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Journal of Insect Behavior

, Volume 17, Issue 2, pp 227–245 | Cite as

Mating Behavior of Cephalonomia tarsalis (Ashmead) (Hymenoptera: Bethylidae) and the Effect of Female Mating Frequency on Offspring Production

  • Ling-lan Cheng
  • Ralph W. Howard
  • James F. Campbell
  • Ralph E. Charlton
  • James R. Nechols
  • Sonny B. Ramaswamy
Article

Abstract

The courtship behavior of Cephalonomia tarsalis, a solitary semiectoparasitoid of Oryzaephilus surinamensis, was investigated in the laboratory. Courtship behavior includes a series of stereotypic movements. Males play the most active role, executing the majority of courtship action, and females respond with relatively limited observable behaviors. Males typically keep antennae still during encounters with females prior to mounting, which may be correlated with recognition of the female's sexual status. After mounting, males display a series of movements on females, such as antennae touching female's antennae, antennae or mouth touching female's head or thorax, and walking around on female, which may serve to stimulate females towards increased receptivity. Females signal receptivity by assuming a stereotypical posture of remaining stationary, with head down, and antennae still in front of the body. The male then inserts his aedeagus and the pair copulates. After an average of 40.4 s of copulation, females signal the end of copulation by waving the antennae and moving away from the copulation site. Males continue copulating for a short time after females start moving but dismount soon thereafter. After dismounting, the two wasps move away from each other immediately, and they typically begin grooming. Neither males nor females exhibit mating preference based on mate's mating status in both choice and no-choice tests. The male is polygynous and the mated female can mate multiple times within the first 3 days after starting oviposition. However, female mating frequency does not affect the production of female progeny.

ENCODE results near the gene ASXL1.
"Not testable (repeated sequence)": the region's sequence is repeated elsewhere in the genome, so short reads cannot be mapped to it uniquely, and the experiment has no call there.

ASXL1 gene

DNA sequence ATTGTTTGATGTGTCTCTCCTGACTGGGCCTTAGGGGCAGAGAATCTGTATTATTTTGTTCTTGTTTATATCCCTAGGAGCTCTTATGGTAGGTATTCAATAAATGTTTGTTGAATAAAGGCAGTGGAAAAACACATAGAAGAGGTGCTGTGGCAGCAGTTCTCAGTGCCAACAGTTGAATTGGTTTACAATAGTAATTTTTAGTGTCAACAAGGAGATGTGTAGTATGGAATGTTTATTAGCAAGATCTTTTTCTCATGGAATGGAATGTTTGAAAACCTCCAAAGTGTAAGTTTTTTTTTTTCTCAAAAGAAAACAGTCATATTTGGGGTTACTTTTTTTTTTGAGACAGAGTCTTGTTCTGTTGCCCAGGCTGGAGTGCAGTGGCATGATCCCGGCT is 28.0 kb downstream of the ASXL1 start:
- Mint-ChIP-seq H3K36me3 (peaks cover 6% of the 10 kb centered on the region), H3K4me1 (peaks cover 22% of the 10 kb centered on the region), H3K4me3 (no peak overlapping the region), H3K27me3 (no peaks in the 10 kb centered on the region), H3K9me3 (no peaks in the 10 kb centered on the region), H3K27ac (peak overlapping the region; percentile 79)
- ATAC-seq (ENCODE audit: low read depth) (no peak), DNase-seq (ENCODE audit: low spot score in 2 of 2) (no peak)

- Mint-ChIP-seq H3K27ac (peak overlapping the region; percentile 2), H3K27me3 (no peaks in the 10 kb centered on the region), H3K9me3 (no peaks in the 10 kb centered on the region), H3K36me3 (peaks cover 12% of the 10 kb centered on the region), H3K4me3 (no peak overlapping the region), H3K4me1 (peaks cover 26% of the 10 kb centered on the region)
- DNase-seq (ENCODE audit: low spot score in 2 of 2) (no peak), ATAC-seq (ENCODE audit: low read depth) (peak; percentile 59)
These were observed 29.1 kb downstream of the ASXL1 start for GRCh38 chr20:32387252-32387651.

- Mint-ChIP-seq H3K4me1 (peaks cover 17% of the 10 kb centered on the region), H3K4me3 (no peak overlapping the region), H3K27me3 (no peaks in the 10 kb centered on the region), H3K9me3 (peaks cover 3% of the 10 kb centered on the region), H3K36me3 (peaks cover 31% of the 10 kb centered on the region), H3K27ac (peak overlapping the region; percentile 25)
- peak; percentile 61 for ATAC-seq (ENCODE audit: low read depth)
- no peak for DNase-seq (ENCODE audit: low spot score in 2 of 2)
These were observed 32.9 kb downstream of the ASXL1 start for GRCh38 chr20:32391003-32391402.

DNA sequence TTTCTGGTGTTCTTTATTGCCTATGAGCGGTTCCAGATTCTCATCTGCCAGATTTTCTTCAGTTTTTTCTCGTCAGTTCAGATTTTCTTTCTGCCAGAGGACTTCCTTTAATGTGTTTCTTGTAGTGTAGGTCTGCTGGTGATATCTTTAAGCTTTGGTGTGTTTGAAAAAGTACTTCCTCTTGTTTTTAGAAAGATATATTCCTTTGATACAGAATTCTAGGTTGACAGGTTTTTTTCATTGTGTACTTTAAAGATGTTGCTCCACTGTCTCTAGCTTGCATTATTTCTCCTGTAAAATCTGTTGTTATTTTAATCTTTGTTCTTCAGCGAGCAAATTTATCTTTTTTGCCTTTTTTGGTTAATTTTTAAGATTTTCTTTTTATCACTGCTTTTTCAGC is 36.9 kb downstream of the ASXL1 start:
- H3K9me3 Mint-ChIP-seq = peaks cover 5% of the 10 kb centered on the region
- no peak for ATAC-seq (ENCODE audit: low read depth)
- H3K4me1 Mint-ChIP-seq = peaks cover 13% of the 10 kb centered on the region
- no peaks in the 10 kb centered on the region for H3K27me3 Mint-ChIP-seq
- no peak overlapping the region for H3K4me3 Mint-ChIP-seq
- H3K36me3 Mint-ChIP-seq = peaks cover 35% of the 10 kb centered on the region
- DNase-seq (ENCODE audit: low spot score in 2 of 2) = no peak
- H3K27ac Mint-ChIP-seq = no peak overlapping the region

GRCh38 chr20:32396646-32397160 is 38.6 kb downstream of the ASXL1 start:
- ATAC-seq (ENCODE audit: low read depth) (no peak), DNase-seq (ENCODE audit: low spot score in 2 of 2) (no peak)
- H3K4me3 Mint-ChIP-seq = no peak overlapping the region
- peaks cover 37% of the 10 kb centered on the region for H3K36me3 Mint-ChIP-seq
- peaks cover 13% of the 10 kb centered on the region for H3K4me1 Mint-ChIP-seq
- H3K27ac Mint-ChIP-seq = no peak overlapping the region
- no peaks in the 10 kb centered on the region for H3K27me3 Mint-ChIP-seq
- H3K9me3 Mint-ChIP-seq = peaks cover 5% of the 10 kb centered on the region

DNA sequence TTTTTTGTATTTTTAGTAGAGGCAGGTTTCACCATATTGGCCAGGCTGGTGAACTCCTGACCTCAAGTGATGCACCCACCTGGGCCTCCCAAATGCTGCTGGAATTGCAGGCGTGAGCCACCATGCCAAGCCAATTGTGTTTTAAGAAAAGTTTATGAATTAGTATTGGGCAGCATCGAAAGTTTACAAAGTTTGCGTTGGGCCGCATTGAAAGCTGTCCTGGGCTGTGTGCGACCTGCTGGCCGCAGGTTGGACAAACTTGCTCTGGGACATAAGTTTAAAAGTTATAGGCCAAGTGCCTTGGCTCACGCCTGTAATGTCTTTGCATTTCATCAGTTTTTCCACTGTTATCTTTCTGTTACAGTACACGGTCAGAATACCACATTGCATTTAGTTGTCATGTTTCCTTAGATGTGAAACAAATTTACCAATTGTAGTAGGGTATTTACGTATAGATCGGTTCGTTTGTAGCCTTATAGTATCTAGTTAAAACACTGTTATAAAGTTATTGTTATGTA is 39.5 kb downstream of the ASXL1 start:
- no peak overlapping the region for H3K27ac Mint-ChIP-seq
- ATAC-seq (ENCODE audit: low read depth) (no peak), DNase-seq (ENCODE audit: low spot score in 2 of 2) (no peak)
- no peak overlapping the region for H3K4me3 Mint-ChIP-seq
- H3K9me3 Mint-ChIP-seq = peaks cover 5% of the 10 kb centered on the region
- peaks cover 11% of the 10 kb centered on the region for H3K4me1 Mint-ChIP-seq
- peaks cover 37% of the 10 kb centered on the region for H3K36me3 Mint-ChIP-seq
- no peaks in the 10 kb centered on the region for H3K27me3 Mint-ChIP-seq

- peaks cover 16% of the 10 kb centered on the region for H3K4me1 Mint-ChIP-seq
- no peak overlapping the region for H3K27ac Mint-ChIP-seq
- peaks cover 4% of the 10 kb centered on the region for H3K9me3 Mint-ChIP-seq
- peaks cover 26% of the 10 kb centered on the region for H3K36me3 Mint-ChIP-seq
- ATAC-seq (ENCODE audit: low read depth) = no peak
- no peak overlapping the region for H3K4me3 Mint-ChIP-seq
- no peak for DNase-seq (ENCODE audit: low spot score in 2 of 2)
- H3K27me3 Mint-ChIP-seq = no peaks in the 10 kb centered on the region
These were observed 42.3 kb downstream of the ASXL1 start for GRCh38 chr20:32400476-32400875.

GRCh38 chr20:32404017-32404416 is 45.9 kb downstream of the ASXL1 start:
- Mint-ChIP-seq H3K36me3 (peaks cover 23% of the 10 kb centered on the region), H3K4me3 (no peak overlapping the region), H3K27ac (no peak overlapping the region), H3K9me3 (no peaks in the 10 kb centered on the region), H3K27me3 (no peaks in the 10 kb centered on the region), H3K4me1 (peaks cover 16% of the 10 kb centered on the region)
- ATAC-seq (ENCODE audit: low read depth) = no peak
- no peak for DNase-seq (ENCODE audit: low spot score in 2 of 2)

saw-toothed grain beetle parasitoids courtship mating preference mating frequency biological control 

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Copyright information

© Plenum Publishing Corporation 2004

Authors and Affiliations

  • Ling-lan Cheng
    • 1
  • Ralph W. Howard
    • 2
  • James F. Campbell
    • 2
  • Ralph E. Charlton
    • 1
  • James R. Nechols
    • 1
  • Sonny B. Ramaswamy
    • 1
  1. 1.Department of EntomologyKansas State UniversityManhattan
  2. 2.Biological Research UnitGrain Marketing & Production Research CenterManhattan

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